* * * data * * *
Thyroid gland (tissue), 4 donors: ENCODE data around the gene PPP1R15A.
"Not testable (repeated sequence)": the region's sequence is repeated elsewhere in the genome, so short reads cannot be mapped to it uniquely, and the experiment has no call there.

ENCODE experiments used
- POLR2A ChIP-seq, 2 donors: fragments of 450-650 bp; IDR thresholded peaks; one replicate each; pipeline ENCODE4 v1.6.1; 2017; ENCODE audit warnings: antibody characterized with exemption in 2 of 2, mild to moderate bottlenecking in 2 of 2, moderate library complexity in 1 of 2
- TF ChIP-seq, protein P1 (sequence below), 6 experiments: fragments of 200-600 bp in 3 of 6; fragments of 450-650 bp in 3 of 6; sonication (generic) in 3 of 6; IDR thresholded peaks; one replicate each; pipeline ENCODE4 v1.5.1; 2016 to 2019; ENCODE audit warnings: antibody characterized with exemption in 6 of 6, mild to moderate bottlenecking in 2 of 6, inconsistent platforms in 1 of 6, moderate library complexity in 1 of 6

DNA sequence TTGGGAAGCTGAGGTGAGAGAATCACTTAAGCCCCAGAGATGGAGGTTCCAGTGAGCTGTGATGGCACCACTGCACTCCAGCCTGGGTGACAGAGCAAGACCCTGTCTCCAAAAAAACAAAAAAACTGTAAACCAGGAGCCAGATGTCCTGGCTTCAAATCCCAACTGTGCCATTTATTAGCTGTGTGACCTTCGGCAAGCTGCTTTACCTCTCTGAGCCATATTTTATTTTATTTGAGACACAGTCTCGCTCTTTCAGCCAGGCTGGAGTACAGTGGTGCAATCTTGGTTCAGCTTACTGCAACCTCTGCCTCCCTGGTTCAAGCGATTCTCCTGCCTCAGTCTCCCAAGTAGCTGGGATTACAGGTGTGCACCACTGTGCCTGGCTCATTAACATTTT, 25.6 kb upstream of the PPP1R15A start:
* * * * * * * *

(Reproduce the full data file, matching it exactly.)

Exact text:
Thyroid gland (tissue), 4 donors: ENCODE data around the gene PPP1R15A.
"Not testable (repeated sequence)": the region's sequence is repeated elsewhere in the genome, so short reads cannot be mapped to it uniquely, and the experiment has no call there.

ENCODE experiments used
- POLR2A ChIP-seq, 2 donors: fragments of 450-650 bp; IDR thresholded peaks; one replicate each; pipeline ENCODE4 v1.6.1; 2017; ENCODE audit warnings: antibody characterized with exemption in 2 of 2, mild to moderate bottlenecking in 2 of 2, moderate library complexity in 1 of 2
- TF ChIP-seq, protein P1 (sequence below), 6 experiments: fragments of 200-600 bp in 3 of 6; fragments of 450-650 bp in 3 of 6; sonication (generic) in 3 of 6; IDR thresholded peaks; one replicate each; pipeline ENCODE4 v1.5.1; 2016 to 2019; ENCODE audit warnings: antibody characterized with exemption in 6 of 6, mild to moderate bottlenecking in 2 of 6, inconsistent platforms in 1 of 6, moderate library complexity in 1 of 6

DNA sequence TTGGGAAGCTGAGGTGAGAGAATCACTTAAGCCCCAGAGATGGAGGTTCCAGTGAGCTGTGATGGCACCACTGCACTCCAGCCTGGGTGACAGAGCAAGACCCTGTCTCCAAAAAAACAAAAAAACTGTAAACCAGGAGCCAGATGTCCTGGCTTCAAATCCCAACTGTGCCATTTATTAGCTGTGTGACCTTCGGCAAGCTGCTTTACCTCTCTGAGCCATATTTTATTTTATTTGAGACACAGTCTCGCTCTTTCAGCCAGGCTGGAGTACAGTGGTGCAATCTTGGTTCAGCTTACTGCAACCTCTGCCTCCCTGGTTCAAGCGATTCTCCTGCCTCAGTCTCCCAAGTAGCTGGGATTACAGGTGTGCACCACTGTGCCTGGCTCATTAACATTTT, 25.6 kb upstream of the PPP1R15A start: